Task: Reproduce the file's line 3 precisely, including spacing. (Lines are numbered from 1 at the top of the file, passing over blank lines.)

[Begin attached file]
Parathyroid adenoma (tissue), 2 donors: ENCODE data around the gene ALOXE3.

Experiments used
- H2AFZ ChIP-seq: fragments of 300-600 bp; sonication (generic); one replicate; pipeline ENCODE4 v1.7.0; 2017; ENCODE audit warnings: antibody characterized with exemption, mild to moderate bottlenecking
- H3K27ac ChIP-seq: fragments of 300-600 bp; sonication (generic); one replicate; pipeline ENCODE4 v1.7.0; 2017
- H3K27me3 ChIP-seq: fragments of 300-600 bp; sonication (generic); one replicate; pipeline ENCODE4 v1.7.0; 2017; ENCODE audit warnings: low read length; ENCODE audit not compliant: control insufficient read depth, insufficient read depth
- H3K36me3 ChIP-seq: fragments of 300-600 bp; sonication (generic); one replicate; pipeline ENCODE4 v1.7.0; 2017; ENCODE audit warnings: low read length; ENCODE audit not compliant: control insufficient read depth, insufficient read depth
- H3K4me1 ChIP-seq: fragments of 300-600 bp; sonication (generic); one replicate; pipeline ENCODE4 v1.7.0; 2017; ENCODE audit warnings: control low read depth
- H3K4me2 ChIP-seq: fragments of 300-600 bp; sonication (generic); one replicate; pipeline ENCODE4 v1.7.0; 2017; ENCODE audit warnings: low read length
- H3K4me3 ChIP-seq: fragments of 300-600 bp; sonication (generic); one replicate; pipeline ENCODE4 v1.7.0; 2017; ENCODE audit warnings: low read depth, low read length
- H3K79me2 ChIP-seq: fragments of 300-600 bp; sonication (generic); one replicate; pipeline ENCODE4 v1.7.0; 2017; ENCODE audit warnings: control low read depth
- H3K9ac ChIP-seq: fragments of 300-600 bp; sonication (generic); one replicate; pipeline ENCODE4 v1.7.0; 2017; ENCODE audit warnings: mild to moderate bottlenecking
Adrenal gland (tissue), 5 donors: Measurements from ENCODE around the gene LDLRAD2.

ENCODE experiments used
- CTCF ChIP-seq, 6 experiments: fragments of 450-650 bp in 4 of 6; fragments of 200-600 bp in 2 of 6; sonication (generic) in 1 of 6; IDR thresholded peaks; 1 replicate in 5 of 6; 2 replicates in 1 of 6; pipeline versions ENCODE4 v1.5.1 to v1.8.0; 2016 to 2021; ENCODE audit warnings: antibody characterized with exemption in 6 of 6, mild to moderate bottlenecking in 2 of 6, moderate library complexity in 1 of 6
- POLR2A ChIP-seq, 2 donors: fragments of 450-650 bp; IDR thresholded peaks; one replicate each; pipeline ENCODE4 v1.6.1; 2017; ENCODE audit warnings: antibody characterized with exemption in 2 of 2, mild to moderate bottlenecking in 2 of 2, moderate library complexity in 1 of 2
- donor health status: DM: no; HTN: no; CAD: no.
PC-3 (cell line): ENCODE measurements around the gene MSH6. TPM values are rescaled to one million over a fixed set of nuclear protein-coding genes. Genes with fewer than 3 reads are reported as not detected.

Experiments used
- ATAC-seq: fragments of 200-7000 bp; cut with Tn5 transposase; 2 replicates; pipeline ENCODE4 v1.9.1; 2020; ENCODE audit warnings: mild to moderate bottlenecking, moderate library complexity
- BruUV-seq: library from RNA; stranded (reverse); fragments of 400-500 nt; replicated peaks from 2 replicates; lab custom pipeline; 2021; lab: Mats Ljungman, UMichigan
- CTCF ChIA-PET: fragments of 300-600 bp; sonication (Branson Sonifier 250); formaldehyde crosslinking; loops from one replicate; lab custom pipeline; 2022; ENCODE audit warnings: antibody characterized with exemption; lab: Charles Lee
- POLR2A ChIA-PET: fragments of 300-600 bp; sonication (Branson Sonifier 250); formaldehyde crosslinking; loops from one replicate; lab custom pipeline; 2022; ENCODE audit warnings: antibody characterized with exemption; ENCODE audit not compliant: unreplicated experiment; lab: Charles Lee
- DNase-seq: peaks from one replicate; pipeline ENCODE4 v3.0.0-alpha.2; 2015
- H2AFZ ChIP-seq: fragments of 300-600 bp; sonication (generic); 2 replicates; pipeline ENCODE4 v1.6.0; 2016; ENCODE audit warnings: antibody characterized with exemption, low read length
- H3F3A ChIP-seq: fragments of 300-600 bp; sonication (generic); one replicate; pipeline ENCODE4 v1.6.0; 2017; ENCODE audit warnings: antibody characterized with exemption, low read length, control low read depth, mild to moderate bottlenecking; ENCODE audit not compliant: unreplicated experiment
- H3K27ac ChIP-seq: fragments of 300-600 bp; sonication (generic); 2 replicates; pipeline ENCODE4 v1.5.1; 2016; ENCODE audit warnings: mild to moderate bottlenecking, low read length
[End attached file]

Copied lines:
- H2AFZ ChIP-seq: fragments of 300-600 bp; sonication (generic); one replicate; pipeline ENCODE4 v1.7.0; 2017; ENCODE audit warnings: antibody characterized with exemption, mild to moderate bottlenecking